The National Council of Trade Unions has called on Police Minister Nathi Mthethwa to take responsibility after the death of taxi driver Mido Macia.
The National Council of Trade Unions on Friday described the dragging of Macia behind a police vehicle as "barbaric".
"For police to tie another human being to [a] police vehicle and in full view of the onlookers, drag the person to his death is [an] act of barbarism that defies logic," the council's general secretary Narious Moloto said in a statement.
He called on Police Minister Nathi Mthethwa to take responsibility for the officers' conduct.
"If I were Nathi Mthethwa I [would] hang my head in shame, and even consider resignation."
He was referring to the death of Mido Macia (27), a taxi driver and Mozambican national. He was tied to the back of a police van and dragged along a street in Daveyton, on the East Rand, on Tuesday. An eyewitness filmed the assault. Macia died in the local police station's cells later that day.
A post mortem report revealed that he died of head and internal injuries.
"[T]he South African Police Service harbours within its ranks police with criminal tendencies ... [of] which communities should be concerned."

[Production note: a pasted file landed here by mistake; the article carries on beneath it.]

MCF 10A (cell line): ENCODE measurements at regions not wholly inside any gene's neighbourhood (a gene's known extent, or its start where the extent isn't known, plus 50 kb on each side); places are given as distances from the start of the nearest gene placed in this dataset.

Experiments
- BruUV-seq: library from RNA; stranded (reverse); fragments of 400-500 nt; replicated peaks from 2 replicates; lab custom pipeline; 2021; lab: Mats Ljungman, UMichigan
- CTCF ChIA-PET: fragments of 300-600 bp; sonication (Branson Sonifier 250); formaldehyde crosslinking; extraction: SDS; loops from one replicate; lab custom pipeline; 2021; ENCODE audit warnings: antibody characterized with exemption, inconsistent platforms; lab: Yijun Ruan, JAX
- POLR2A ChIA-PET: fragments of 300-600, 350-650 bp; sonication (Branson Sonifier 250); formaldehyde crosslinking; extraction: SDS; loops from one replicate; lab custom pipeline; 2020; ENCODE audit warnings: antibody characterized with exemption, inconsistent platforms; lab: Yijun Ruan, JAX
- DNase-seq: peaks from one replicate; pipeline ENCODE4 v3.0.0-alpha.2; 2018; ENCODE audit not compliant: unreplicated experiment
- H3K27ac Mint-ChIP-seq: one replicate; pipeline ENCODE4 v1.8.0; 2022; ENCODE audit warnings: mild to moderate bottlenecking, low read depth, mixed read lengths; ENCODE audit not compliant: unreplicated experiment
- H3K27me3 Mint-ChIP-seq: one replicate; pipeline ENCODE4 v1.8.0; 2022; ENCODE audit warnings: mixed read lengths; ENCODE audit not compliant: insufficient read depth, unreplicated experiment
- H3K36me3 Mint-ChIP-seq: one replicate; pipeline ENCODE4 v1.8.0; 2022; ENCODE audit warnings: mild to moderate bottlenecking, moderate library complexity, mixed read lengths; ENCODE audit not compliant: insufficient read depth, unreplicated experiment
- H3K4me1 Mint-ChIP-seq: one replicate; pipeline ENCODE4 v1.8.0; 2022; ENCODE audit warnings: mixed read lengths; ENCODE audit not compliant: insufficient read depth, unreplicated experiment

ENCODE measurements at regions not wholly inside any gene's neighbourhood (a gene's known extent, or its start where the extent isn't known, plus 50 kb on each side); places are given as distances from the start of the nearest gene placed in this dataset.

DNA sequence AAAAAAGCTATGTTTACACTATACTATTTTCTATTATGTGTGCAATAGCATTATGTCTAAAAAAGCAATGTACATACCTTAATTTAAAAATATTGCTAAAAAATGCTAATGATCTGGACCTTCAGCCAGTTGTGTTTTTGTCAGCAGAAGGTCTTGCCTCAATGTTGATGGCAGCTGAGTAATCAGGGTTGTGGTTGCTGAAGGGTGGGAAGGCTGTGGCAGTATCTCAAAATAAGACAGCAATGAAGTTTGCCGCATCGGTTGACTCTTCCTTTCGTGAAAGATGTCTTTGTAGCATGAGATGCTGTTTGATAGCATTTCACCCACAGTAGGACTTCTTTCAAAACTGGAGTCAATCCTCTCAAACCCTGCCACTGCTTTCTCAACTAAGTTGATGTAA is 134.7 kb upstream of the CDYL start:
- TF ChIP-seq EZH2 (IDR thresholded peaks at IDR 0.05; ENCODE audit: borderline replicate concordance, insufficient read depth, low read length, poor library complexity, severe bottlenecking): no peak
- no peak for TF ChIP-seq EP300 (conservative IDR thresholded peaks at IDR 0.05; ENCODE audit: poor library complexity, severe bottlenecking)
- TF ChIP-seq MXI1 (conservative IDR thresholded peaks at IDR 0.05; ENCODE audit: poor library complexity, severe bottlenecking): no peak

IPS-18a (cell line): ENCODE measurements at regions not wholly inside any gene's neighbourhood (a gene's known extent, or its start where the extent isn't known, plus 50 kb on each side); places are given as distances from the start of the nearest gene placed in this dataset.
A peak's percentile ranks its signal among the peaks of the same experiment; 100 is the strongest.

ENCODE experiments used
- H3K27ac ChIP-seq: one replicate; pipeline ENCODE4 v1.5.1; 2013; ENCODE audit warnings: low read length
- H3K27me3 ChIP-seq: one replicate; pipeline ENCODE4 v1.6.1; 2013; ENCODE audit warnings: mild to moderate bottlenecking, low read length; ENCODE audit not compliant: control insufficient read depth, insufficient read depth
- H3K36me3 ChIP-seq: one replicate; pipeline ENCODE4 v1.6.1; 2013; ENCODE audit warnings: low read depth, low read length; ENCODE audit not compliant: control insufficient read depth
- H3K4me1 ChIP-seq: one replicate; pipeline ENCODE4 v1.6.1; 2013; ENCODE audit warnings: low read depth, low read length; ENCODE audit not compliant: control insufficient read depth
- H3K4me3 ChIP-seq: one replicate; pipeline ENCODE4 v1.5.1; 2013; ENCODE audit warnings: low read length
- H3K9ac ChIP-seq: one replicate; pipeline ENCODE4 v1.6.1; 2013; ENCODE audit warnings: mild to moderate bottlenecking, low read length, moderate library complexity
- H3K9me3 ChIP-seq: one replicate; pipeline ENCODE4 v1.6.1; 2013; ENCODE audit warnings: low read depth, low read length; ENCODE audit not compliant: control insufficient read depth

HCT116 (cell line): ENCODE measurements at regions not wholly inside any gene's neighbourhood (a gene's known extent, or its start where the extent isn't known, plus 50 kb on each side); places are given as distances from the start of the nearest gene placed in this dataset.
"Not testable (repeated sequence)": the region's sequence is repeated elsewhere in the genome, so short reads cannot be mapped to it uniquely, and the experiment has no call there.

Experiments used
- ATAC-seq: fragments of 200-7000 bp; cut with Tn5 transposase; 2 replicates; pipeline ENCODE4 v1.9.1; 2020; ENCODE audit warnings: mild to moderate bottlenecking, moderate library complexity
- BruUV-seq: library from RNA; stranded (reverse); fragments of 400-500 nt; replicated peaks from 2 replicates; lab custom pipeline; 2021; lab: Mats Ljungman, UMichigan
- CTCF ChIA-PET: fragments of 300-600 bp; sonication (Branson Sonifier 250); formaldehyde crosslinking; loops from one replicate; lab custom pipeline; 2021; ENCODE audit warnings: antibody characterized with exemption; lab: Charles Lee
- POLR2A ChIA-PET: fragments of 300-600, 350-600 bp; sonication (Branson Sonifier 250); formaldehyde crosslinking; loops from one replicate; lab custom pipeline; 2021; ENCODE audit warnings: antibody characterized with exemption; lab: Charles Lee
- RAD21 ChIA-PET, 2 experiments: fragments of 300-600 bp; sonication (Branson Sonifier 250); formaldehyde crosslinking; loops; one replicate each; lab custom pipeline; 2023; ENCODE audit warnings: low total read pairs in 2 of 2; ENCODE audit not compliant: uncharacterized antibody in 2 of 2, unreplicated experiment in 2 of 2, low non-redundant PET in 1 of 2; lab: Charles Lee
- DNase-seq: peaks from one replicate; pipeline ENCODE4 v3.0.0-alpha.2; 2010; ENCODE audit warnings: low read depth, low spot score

Moloto said police officers operated in the same manner as their apartheid-era counterparts.
Moloto said a probe should be conducted to determine whether the country's police officers were fit to do their jobs.
"When former police commissioner Bheki Cele instructed his police to shoot to kill, the presidency and the police ministry looked the other way, and failed to call Cele to order, reminding him that South Africa is a constitutional democracy, and that the provisions of the Bill of Rights of the Constitution protect all the citizens from having their life threatened by gun-toting police," he said.
The Independent Police Investigative Directorate arrested the eight police officials implicated in the incident. They were expected to appear in the Daveyton Magistrate's Court on Monday. – Sapa